So what do you do at your sit spot?Well, you don’t have to do anything. In fact, many of the sit spot regulars we talked to said that they just sit and pay attention. That said, you can also bring some tools with you as you sit. Some sit spotters like to bring binoculars with them to better see something that they might hear or notice in the distance. Others pack a journal as a way to record what they notice, through writings and drawings. One thing you might notice as you sit there is an initial sense of boredom or fidgetiness. If you can, try to push through that. If you stay patient past that first bout of jumpiness (usually in the first two minutes), you’ll experience a “shift” and you’ll notice that your attention will be heightened through the rest of your sit spot time.
What should you expect to happen at your sit spot?You might see something amazing, or it might seem like nothing happened, though in nature, nothing never happens (double negative alert). Sitting still, carefully watching an ant dutifully go by, or watching as a leaf falls from the tree and journeys slowly down to the stream can be as interesting as spotting a wild animal. One of the reasons we suggest at least 5 minutes for your sit spot, is not only for you give your mind a chance to calm down and pay attention, but also a chance to let nature return “back to normal”. As a relatively large animal, when you first come into a natural area to start your sit spot, many of the critters there will quickly move away from you. As you sit there and become part of the landscape, the animals will slowly start to come back, and if you sit there long enough, they will stop regarding you as a threat, and return to their own normal routines. That’s when you can witness magical animal moments.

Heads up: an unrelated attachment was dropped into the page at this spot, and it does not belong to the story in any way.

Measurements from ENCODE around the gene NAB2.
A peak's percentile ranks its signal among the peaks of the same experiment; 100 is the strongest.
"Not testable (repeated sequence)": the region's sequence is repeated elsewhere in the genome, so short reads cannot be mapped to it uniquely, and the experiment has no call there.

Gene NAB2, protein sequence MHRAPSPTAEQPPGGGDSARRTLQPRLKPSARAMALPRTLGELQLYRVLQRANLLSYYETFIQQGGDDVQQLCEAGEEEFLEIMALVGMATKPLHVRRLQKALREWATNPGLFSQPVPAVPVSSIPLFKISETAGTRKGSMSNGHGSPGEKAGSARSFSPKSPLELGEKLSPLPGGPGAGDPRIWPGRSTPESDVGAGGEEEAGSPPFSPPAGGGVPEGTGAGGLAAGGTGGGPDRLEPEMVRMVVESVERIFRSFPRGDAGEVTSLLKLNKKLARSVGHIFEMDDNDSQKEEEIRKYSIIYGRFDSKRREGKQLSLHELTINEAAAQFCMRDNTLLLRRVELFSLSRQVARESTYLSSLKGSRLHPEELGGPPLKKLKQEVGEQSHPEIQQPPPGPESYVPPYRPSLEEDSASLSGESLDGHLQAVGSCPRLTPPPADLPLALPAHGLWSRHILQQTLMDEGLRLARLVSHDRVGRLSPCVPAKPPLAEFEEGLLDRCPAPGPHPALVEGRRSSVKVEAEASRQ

What do you do at the end of your sit spot?We suggest concluding your sit spots with two simple routines. The first is to embody a sense of gratitude. Gratitude for what you’ve witnessed, for the beauty and wonder of nature, and for having the time to appreciate it. Secondly, we suggest sharing your story. At Imago, we try to end each of our educational experiences with a “harvest”. The Harvest is the time that we collect the stories and noticings of our participants. This is our students’ chance to share with the group what they noticed, what they learned, and what they appreciated. Take time to Harvest with someone you know (or if that’s not easily possible, share in a journal). Sharing your story will make it even more meaningful to you and will bring your appreciation to others.
Can kids do sit spots?Absolutely! At Imago, we include sit spots in our youth lessons frequently. Some simple additions to the sit spot routine make them work great for young people. Laurie, Imago’s School Learning Facilitator, suggests adding a journal to a child’s sit spot. The journal acts as a focusing tool and gives a sense of purpose to the young sit spotter. Laurie will also give her school classes simple prompts to help focus them during their sit spots. Laurie might ask her students to draw a map of their area, or to make a list of the sounds that they hear and mark if they are non-natural or natural. Other prompts can be noticing one thing closely such as birdsong, or insects crawling by. Beth, also suggests spacing kids away each other. Beth’s simple rule is “If you can whisper to a friend, then you are too close, find a place a little further away to sit”. Laurie likes to tell her students that “This is your time in nature, don’t let someone else take that away from you”.
Now it’s time to go find your own sit spot. Bring your sense of curiosity and wonder and be ready to experiment as you find the place, frequency and routine that works for you. Go out to your sit spot and and then tell us how it went in the comments. We’d love to hear your sit spot stories.